<img height="1" width="1" style="display:none" src="https://www.facebook.com/tr?id=424649934352787&amp;ev=PageView&amp;noscript=1">

NIFS Healthy Living Blog

Five Nutrition-Focused New Year's Resolutions That Aren’t About Weight

GettyImages-1358382035While having a New Year’s Resolution to “lose more weight” isn’t a bad thing, it’s not easy. And depending on how much you want to lose and in what time frame, it’s not always realistic. To benefit your overall health without focusing on your weight, try setting (and sticking to) some of the following nutrition-related resolutions going into 2022.

Eat More Fruits and Vegetables

About 80 percent of the US population doesn’t meet their fruit intake recommendations, while close to 90 percent do not meet their suggested vegetable intake (source: CDC). The Dietary Guidelines for Americans encourage adults to consume around 2–2.5 cups of fruit per day and 2.5–3 cups of vegetables per day. Although this may be a lot for some, simply aiming to eat one additional fruit or vegetable each day is still beneficial.

Drink More Water

Water is essential for the body. It aids in digestion, regulates body temperature, cushions joints, and helps remove wastes from the body. Not drinking enough water increases the risk for dehydration, which can cause dizziness, confusion, fatigue, headaches and dry skin and mouth (source: CDC). A general rule of thumb is to consume at least 1 milliliter of water for every 1 calorie consumed. For example, if you consumed 2,200 calories per day, you would want to aim to consume 2,200ml, or 2.2 liters of water per day.

Consume Less Alcohol

Excess alcohol intake has both short- and long-term health consequences. In the short term, drinking too much can result in risky behaviors, injury, or violence. Over time, excessive alcohol use can lead to the development of high blood pressure and heart disease, certain cancers, weakened immune system, learning and memory issues, and social problems. Most professional health organizations such as the CDC and WHO agree that men should limit alcohol intake to less than two drinks/day, while women should aim for less than one drink per day (source: CDC).

Decrease Sodium Intake

The Dietary Guidelines for Americans suggest consuming less than 2,300mg of sodium per day to promote optimal health and reduce the risk of heart disease, the leading cause of death for adults in the US. However, in the US, the average sodium intake for individuals older than 1 year of age is ~3,400mg/day. Strategies for reducing sodium intake include cooking at home more often, using herbs and spices to season foods rather than salt, and consuming fewer packaged/prepared foods.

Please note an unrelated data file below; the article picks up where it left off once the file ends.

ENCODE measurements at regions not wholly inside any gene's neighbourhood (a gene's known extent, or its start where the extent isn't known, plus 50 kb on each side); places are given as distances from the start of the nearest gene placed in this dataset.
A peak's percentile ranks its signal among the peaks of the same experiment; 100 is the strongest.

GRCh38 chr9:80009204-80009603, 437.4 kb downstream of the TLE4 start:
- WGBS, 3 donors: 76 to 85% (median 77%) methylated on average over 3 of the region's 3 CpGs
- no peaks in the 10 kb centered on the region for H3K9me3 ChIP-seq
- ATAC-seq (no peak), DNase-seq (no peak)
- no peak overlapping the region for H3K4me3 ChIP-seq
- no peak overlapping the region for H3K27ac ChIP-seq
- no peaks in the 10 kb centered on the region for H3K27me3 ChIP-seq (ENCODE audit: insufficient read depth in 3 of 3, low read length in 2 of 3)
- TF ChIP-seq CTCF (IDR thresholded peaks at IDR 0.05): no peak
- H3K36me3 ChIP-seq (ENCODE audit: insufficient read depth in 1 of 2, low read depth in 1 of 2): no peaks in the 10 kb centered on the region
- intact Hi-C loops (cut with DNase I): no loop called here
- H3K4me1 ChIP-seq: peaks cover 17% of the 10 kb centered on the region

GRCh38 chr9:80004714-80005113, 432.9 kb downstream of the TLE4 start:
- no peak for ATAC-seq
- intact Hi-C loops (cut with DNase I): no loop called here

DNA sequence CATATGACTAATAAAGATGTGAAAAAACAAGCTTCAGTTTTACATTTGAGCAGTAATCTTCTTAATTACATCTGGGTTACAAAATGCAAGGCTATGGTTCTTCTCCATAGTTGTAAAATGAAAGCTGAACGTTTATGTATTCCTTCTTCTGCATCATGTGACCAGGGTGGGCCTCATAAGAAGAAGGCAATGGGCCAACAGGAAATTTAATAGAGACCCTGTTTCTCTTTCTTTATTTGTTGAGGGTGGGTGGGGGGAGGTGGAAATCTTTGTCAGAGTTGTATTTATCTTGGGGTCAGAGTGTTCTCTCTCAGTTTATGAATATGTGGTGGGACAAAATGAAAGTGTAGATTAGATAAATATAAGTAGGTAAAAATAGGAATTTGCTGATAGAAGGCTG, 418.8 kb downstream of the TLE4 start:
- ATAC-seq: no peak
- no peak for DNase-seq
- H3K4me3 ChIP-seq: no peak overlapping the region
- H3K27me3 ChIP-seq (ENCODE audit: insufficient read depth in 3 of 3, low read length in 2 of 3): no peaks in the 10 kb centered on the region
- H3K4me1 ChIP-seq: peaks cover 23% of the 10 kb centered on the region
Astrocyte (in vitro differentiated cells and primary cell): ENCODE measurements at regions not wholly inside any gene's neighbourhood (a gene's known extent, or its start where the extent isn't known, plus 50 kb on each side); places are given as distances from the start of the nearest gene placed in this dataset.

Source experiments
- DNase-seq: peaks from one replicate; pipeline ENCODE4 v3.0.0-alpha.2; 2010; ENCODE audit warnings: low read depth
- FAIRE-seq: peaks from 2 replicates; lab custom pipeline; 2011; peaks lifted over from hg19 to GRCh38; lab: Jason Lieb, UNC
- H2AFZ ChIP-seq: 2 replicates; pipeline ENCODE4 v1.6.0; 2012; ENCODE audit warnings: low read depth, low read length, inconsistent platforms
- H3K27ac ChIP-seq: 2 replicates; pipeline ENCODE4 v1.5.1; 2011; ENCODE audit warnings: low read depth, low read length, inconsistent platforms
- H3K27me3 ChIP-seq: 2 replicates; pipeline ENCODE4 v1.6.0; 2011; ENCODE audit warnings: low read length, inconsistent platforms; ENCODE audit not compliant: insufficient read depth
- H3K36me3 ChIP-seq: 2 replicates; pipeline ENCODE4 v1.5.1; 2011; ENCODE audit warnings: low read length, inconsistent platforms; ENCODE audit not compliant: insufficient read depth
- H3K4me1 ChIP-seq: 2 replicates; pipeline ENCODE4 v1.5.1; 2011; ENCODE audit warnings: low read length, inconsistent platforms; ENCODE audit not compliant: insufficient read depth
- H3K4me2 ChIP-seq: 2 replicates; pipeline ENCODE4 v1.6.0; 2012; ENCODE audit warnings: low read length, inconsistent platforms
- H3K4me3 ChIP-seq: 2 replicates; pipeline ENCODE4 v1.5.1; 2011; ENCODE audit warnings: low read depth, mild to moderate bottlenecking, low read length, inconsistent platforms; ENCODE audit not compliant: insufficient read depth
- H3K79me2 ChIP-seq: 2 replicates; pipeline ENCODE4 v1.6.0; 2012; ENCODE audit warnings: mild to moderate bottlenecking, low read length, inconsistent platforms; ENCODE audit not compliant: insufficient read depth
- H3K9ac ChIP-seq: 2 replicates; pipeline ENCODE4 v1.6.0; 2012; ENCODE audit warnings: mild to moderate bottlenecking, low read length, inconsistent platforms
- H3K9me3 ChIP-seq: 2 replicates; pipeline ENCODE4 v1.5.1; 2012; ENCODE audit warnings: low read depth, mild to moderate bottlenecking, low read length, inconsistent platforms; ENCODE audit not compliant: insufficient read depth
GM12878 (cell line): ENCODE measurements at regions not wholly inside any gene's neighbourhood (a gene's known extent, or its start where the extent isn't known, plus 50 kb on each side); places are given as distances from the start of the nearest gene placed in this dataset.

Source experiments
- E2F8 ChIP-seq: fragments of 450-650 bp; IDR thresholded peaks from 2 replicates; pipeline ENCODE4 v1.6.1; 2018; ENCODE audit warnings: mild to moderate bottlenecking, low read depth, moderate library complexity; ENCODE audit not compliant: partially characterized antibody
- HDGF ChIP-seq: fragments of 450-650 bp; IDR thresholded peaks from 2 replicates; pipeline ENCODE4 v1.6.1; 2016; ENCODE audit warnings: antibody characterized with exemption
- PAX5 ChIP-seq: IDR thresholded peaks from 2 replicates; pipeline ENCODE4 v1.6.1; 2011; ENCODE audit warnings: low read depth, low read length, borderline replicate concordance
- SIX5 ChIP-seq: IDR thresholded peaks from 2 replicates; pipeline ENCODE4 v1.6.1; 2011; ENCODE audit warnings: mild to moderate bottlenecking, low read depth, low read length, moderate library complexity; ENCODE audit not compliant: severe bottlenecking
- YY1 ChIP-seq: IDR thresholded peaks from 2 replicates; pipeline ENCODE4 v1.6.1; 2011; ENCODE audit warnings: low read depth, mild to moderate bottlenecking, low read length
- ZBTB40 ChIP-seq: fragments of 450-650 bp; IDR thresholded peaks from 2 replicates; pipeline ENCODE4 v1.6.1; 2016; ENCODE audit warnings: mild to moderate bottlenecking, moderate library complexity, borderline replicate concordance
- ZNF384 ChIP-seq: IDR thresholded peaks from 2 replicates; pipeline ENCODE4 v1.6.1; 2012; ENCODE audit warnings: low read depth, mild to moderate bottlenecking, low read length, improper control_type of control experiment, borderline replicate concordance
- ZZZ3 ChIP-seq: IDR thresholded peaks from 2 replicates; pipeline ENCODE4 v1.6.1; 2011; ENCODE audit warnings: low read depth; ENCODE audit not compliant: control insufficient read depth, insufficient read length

Limit Saturated Fat Consumption

Like sodium, excess saturated fat consumption is linked to an increased risk for heart disease. The Dietary Guidelines for Americans suggest limiting saturated fat intake to less than 10% of daily calories, while the American Heart Association recommends even less, at less than 5–6% of daily calories from saturated fat per day. Saturated fat is found in most animal-based foods such as beef, poultry, pork, full-fat dairy products, and coconut and palm oils. To cut back on saturated fat, reduce your intake or eat smaller portions of the foods listed above and replace them with healthier options, such as fat-free or low-fat dairy and lean cuts of meat.

New call-to-action

This blog was written by Lindsey Recker, MS, RD, NIFS Registered Dietitian. To learn more about the NIFS bloggers, click here.

Topics: nutrition resolutions weight loss healthy eating hydration goals new year's sodium alcohol dietitian fruits and vegetables fats healthy living

12 Days of Christmas: A HIIT Workout You Can Do Anywhere

GettyImages-1267513535We’re in the midst of the holidays. You probably have family commitments or events pulling you away from the gym or time with your favorite trainers at NIFS. You never want to feel as if you are missing out on something during this festive period when you have to work out from home or on the road away from the gym. But with this super-setted HIIT workout, fittingly named for the holidays, you can be sure to improve both your muscle strength and overall fitness while torching some holiday cookie calories over this break.

All you need is yourself and a bench, chair, or step to complete this intense superset HIIT session. This workout includes 12 supersets in total, each designed to get your heart rate up as well as challenge your various different muscle groups.

The Workout

Get ready to tackle 20 to 40 minutes of different HIIT cardio exercises in today's sweat fest! No equipment is needed, so you can work out at home or the gym. Focus on challenging yourself and doing YOUR best!